N.Y. Court Closes Door on MBS Put-Back Claims

, The Litigation Daily

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In a key win for Simpson Thacher & Bartlett's David Woll and a big chunk of the financial industry, New York's Appellate Division, First Department, on Thursday knocked out billions of dollars in contract claims against banks that churned out mortgage-backed securities. The court ruled that the clock had run out on so-called put-back claims against a subsidiary of Deutsche Bank SA that sold one such securitization, leaving investors and the trustee for the security out of luck.

The decision, which you can read here, dismisses a $330 million lawsuit alleging that Deutsche Bank unit DB Structured Products misled investors about home loans pooled into an RMBS securitization in 2006. A trustee for RMBS investors, HSBC Bank, wanted DB to repurchase the underlying home loans, but the First Department ruled that the allegations are time-barred under New York law. Marc Kasowitz of Kasowitz Benson Torres & Friedman represents the trustee.

The ruling is certain to affect similar cases. The First Department concluded that the six-year statute of limitations began running on the date of the MBS seller's alleged misrepresentation. HSBC tried to argue that the clock didn't start until the date of the seller's refusal to buy back the underperforming home loans. The Manhattan state court trial court judge assigned to the case, Shirley Werner Kornreich, had sided with HSBC's approach—an approach that conceivably would have allowed MBS trustees to bring put-back cases decades into the future.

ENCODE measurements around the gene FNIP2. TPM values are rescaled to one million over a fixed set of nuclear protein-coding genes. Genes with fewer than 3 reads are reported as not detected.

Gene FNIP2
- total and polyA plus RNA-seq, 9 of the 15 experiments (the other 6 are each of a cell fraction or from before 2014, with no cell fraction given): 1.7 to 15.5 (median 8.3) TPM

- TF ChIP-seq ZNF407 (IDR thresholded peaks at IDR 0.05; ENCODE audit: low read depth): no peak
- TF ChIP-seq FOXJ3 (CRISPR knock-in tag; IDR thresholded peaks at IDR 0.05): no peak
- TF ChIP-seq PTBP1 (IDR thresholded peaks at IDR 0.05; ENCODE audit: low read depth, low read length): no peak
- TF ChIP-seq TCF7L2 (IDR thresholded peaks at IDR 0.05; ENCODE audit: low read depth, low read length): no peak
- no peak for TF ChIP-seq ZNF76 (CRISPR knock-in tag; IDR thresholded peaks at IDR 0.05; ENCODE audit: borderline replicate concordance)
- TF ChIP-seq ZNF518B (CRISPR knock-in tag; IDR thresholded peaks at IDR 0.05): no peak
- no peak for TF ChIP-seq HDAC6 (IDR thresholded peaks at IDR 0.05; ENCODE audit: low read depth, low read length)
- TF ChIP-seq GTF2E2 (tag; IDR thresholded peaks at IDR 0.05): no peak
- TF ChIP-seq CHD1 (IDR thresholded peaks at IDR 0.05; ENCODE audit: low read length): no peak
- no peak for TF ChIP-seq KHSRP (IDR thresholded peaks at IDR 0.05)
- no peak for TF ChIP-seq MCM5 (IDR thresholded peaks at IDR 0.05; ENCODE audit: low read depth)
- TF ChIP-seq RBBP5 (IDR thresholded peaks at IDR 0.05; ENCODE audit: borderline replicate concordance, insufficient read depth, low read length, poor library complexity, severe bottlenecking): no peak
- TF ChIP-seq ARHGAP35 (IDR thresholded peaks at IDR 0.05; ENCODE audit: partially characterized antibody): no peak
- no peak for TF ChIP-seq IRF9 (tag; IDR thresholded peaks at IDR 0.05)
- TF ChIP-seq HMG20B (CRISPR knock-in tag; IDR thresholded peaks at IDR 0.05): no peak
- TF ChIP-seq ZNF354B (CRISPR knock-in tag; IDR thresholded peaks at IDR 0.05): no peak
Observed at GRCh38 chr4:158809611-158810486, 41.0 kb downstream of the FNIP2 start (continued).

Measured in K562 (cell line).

Presuming the First Department's ruling stands up on further appeal, Kornreich likely will have no choice but to dismiss several MBS cases before her that involve similar fact patterns. Kornreich's plaintiffs-friendly view of the statute of limitations put her at odds with her colleague O. Peter Sherwood, who chimed in on the issue a few days before her in a $259 million case involving Nomura Credit & Capital Inc.

More importantly, the First Department's decision effectively blocks plaintiffs from filing new RMBS put-back cases. In an email, Scott Musoff of Skadden, Arps, Slate, Meagher & Flom explained that the alleged misrepresentations at issue in these cases typically date back to before the financial crisis, so it's hard to see how any new cases could fall within the six-year window. "This decision should significantly limit new RMBS outback claims going forward," said Musoff, who wasn't involved in the DB case.

The First Department held oral argument the day before Thanksgiving. Simpson Thacher's Woll argued for DB, squaring off against Kasowitz, a go-to lawyer for RMBS trustees who was on the winning side of Judge Sherwood's ruling in the Nomura case.

Kasowitz told us that he respectfully disagrees with the First Department's decision. "We look forward to a successful appeal," he said.

The case drew considerable amicus support. George Conway III of Wachtell, Lipton, Rosen & Katz filed an amicus brief on behalf of Securities Industry and Financial Markets Association, which sided with DB. Paul Smith of Jenner & Block argued on behalf of another DB ally, the Mortgage Bankers Association. McKool Smith's Robert Scheef argued on behalf of the Association of Mortgage Investors, which supported the trustee.

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